DJI Mavic – Accident – 2018-07-06

Drone Manufacturer: DJI
Drone Model: Mavic
Country: United States of America
Type: Accident
Date: 2018-07-06
Applies: Daytime
Pilot Qualifications: Unknown Status
Pilot Flight Experience: Unknown Hours
Link to External Information About This submission:
File Uploaded: None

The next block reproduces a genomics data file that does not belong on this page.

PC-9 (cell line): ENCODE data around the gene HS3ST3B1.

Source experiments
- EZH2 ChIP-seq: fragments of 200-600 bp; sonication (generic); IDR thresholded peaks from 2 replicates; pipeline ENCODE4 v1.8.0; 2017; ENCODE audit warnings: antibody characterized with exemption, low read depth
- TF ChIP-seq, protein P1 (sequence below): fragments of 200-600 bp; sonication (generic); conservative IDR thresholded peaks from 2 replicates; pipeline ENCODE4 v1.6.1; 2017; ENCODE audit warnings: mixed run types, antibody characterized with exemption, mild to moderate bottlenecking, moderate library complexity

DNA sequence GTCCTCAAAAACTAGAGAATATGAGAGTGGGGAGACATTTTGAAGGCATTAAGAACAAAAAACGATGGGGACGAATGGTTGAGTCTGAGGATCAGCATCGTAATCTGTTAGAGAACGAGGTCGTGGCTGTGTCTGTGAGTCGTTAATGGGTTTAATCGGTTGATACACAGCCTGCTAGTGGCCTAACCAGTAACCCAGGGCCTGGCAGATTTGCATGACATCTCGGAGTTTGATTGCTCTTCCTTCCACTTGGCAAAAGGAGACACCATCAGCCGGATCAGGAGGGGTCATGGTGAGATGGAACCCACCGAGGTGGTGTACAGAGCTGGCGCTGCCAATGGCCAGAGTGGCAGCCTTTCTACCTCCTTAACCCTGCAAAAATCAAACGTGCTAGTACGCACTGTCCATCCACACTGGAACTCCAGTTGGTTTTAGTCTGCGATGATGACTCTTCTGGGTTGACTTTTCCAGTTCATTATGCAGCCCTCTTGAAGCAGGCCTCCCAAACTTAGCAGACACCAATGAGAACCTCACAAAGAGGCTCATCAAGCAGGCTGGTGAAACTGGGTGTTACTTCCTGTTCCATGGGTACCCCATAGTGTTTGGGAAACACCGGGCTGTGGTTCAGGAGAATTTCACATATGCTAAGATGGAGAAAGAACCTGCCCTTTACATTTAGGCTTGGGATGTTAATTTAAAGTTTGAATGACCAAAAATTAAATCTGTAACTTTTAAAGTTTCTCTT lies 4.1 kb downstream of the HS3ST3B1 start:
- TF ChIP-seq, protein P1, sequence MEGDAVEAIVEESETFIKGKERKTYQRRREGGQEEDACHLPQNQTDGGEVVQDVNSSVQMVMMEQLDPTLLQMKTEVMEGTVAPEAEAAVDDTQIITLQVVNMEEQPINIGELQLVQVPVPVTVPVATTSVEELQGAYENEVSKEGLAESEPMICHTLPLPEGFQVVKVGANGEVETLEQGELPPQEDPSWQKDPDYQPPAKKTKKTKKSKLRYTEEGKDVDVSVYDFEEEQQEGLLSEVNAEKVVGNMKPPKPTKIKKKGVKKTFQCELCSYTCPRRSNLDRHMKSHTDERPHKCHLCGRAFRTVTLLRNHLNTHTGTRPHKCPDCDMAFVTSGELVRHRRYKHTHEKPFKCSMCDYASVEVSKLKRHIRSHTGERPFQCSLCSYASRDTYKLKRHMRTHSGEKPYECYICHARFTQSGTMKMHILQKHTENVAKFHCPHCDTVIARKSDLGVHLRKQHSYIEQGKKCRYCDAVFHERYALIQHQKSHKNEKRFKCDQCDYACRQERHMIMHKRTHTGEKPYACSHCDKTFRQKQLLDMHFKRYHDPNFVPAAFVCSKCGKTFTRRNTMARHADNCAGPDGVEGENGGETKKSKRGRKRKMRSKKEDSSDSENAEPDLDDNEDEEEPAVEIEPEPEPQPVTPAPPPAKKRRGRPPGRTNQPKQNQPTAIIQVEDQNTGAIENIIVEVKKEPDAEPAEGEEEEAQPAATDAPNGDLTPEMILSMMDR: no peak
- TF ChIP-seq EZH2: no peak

UAS night missions were being conducted to support multiple night SA {situational awareness} missions of the Kopoho lava area for evaluation of Fissure 22 development, critical infrastructure, repeat velocity sampling and of the lava flow and general observation of the flow from Fissure 8 toward the ocean entry. The mission was launched from “Pohoiki Y.” Pohoiki Y is one of the four established sites utilized during the response. Three flights occurred to the southeast of the launchsite to check on critical infrastructure, channel velocity data, acquire lava spill-over awareness and gather information on developing fissures. The visibility was better than 6sm. The glow from the lava stream and erupting nearby Fissure 8 providing good light. The light revealed cloud layers moving in different directions indicating that wind layers were potentially dynamic and blowing in different directions. Wind direction was part of the preflight briefings. Previous wind checks at altitude were recommended by flight crews that had previously rotated through the incident response. Night operations were integrated on June 25th after Incident Command had requested 24 hr UAS response for situational awareness for emergency responders and data collection. The initial night flying training requires that pilots have receive a daylight orientation of any area that Remote Pilots were expected to fly at night to accomplish a thorough site assessment. The night missions flown on July 7th having been flown by both UAS Pilots during a previous night or night swing shift. Daylight training for night Ops included: Obstacle awareness around flight areas. RTL altitudes were set at a minimum of 1000 feet agl to mitigate temperature concerns from volcanic activity and maintain a safe altitude from obstacles and landscape. Wind checks while climbing to the point of interest while departing to a mission would help to determine the mission length as recommended and established by the earlier teams that responded to the incident. RTL and auto assisted functions are utilized at night to provide accuracy of landings, assist with orientation and to ensure repeatable departure and approaches. For the first missions of the night, the UAS departed and flew to the southeast of the launch site, climbed to 1300 ft msl and continued to the mission area. The winds were monitored and the upper flows were noted to be acceptable for the mission requests. Three following flights occurred to the southeast of the launch site, travelling to mission locations approximately 7500 ft away. Winds southeast and enroute to the points of interest were within aircraft limits, indicating 17-20mph. On the fourth flight, the Mavic departed and went to a nearby channel velocity location to collect data for two minutes. The mission was initiated over the channel with 70{{{{%}}}} battery for two minutes. Upon completion the UAS turned toward Fissure eight to the WNW to collect video and SA. After making a long right turn toward the Fissure, the ground speed suddenly increased. A decision was made to return home and an approach was initiated at a distance of 5000 feet from home and 1300 feet msl. As the aircraft headed home the ground speed dropped to 0-3 mph, indicating a strong flow. In “P-mode” {GPS} the aircraft will obtain 22 mph in a no wind situation. The aircraft was put into RTL which increased the speed to 6 mph. The UAS pilot then cancelled the RTL and activated “sport” mode, and started to descend. The “sport mode” has a forward airspeed of 39 mph in a no wind condition. The aircraft indicated 6mph and 49{{{{%}}}} battery. The pilot opted to descend over the edge of the dried lava flow to expedite the approach to “Home”. Within 2000 feet of the “Home” location the aircraft increased speed between 10-12 mph. When the 30{{{{%}}}} battery warning initiated, the pilot continued to maintain “manual” control to try expedite the approach. With the rapid battery depletion, the aircraft ended up landing 300ft to the west of the home location with a last known location being displayed on the screen with a Lat, Long.. Immediately a search for the UAS was initiated but ended due to hazardous ground terrain, the indicated location being downhill of lava spill activity and thick jungle and old lava pits making travel extremely challenging. The following day, a ground crew attempted a search but suspended searching due to similar environmental safety concerns. At this time, the risk associated with the recovery of the UAS is not a priority for Incident Command.